Those nurses who also have families to care for once they go home end up working around the clock. This doesn’t leave a lot of time for rest and self-care.
Mothers and caregivers end up with depleted emotional banks and not much compassion left to give. This cycle is disastrous and can lead to serious mental and physical health issues.
Emotional Strain from Patient Care
When nurses are given too many patients to care for and not enough time to spend with each one, their abilities to give truly compassionate and thorough care is drastically diminished.
The demands of modern medicine and the hospital environment means that healthcare professionals don’t have the time to make meaningful connections with their patients.
This kind of stress is magnified when compared with the adjacent career of a wellness coach. This holistic career path allows for truly customized care with ample time for connection and thorough investigation of each person’s needs. When set side-by-side, it’s easy to see just how intense and ineffective the healthcare environment is for working nurses.
What are the Signs of Nurse Burnout?
There can be many signs associated with nursing burnout and it’s important to watch for them so it can be caught and responded to early. Some of these signs include the following.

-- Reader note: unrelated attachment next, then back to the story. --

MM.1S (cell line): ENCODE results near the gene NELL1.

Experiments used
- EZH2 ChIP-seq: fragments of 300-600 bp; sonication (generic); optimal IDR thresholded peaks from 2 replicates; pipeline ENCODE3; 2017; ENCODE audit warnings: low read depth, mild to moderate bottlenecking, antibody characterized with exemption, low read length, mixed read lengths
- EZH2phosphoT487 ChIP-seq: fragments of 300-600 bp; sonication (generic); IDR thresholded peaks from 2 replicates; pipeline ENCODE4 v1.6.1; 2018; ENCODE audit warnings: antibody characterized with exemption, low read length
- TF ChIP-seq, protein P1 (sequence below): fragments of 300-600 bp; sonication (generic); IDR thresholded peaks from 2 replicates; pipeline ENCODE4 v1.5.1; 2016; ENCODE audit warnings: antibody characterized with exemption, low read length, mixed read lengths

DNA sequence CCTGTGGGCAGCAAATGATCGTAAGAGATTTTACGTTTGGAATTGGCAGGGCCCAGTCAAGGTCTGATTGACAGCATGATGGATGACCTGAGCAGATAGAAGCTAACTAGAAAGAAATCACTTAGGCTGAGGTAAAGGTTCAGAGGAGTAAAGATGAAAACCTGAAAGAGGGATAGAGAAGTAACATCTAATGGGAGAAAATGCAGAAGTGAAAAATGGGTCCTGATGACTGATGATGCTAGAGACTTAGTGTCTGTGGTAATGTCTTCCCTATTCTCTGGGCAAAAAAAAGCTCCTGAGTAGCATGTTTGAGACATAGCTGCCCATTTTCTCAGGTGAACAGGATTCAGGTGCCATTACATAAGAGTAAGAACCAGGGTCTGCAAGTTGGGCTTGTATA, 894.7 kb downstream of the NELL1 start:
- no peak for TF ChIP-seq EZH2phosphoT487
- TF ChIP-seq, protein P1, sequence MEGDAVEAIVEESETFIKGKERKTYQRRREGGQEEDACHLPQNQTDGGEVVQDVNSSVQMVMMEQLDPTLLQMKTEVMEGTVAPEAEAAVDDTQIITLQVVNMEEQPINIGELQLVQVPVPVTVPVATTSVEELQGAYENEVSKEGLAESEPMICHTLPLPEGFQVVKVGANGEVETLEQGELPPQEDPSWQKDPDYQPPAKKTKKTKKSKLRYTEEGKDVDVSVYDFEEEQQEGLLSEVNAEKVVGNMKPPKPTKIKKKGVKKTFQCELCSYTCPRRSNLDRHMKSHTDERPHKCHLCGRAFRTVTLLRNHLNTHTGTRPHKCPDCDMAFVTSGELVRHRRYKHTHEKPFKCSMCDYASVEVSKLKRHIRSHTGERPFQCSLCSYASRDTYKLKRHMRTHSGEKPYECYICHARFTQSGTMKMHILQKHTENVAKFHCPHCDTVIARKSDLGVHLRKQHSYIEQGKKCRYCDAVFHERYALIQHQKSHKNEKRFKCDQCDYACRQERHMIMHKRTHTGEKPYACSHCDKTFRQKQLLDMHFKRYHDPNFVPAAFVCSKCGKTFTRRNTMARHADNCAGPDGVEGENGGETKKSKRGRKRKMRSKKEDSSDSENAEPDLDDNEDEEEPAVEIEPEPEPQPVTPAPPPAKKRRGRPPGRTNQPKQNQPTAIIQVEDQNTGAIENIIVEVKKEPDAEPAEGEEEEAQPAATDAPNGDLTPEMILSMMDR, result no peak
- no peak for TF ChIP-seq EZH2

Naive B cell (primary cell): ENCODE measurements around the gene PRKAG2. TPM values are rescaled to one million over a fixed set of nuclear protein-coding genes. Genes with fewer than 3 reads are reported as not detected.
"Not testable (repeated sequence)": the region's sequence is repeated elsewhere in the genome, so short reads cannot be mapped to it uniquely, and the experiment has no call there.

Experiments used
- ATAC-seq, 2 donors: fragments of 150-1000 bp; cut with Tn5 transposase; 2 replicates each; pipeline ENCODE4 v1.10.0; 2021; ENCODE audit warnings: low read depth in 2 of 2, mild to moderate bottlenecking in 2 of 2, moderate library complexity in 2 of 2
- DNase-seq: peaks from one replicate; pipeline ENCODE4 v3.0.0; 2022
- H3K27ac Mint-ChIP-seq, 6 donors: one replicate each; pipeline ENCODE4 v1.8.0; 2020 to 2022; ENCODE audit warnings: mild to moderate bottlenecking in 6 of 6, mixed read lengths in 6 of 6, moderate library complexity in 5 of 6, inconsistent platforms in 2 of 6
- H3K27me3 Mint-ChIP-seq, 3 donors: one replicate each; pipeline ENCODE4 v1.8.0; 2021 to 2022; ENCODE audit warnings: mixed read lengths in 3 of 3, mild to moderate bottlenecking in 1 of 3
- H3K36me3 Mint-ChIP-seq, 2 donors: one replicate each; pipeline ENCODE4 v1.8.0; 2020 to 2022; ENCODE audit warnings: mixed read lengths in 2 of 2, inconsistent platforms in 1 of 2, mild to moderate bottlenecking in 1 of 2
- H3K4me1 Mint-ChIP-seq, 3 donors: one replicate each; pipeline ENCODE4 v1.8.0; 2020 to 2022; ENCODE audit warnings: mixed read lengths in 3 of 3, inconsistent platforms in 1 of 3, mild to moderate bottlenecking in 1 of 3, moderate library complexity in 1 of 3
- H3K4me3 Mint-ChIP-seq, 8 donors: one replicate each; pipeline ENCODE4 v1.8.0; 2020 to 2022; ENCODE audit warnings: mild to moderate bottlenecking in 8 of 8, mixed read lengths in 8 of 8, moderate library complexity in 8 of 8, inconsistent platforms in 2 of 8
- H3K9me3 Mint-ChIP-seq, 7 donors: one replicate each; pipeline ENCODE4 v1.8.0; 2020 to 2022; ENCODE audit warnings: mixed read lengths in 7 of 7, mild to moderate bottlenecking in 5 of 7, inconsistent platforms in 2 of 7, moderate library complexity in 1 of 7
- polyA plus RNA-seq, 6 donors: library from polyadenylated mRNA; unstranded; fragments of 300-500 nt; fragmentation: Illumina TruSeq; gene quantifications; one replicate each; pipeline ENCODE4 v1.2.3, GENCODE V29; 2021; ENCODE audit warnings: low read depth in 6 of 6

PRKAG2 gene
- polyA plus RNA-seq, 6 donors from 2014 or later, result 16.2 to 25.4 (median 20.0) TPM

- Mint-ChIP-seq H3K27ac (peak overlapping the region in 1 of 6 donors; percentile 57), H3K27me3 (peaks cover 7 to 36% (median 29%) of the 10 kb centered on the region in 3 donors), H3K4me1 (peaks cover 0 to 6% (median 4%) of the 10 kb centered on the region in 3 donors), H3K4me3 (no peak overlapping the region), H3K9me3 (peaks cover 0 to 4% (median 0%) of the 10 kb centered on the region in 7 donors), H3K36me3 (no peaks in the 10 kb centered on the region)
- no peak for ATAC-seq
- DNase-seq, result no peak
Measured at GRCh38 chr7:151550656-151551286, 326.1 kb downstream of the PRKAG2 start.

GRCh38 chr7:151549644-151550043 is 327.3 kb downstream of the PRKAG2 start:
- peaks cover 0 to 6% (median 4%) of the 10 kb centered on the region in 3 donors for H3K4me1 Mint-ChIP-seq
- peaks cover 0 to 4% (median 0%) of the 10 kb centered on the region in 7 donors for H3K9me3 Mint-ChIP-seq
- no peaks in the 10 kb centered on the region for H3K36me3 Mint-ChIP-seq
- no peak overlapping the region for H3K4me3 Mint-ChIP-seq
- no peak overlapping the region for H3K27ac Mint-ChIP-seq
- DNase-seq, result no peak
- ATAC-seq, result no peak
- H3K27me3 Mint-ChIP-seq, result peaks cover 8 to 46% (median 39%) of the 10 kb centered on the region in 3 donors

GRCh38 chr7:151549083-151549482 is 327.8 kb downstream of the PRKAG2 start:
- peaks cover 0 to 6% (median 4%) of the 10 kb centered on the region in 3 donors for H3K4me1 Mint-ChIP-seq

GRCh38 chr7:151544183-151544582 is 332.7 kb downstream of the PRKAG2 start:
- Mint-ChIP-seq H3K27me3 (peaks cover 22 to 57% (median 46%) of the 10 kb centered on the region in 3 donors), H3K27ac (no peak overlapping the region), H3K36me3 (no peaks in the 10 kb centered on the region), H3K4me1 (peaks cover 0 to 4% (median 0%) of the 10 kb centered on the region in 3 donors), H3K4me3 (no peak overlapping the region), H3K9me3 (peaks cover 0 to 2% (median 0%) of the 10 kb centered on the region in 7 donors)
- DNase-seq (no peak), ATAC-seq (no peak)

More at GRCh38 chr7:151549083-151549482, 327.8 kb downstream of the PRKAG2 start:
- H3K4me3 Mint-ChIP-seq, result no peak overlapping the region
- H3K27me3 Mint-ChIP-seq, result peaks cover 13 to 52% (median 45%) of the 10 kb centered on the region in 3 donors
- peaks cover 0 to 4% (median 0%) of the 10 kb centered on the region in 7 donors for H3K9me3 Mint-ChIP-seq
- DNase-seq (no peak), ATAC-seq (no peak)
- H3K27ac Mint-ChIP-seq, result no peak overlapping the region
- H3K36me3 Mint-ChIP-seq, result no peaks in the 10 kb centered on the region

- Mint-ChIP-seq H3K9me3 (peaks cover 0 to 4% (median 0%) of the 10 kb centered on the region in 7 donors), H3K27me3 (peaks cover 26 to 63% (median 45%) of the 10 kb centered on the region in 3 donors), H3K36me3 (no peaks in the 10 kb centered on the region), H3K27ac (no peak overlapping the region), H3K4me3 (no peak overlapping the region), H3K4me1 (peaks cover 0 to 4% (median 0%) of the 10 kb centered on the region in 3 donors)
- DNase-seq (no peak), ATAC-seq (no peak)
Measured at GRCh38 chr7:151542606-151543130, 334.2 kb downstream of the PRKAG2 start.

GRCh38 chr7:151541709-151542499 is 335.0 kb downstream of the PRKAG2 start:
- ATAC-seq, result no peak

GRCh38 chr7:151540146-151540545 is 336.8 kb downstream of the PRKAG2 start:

- Emotional exhaustion
- Depersonalization and a sense of apathy
- Low personal accomplishment
- Constant physical fatigue
- Feeling underappreciated and unrecognized
- Not feeling engaged with work or patients
- All enthusiasm for work has disappeared
- Sleep is disturbed and not restful
- Depression and anxiety
- Short-tempered and easily frustrated or negative
- Health issues and physical illness symptoms
- Dreading going to work and seeking reasons to call in sick or come in late
It’s important to watch for signs of burnout to avoid long term consequences such as chronic depression and anxiety and even suicidal tendencies.
Burnout syndrome has serious consequences for healthcare workers, especially nurses who do so much direct patient care.
Dealing with Nurse Stress and Burnout
Nursing burnout can be a devastating experience, but it’s all too common in this important profession. Understanding what it is and what symptoms to look for can help you know what to do next to help yourself and how to get help from others.
Here are a few tips to get out of burnout and back into healthy engagement once again.
1. Advocate for Better Schedules
Healthcare professionals notoriously have awful schedules and work far too many hours in one shift. Advocating for better shift schedules can really change how nurses feel about their jobs and increase their ability to do their best work when they’re on the clock.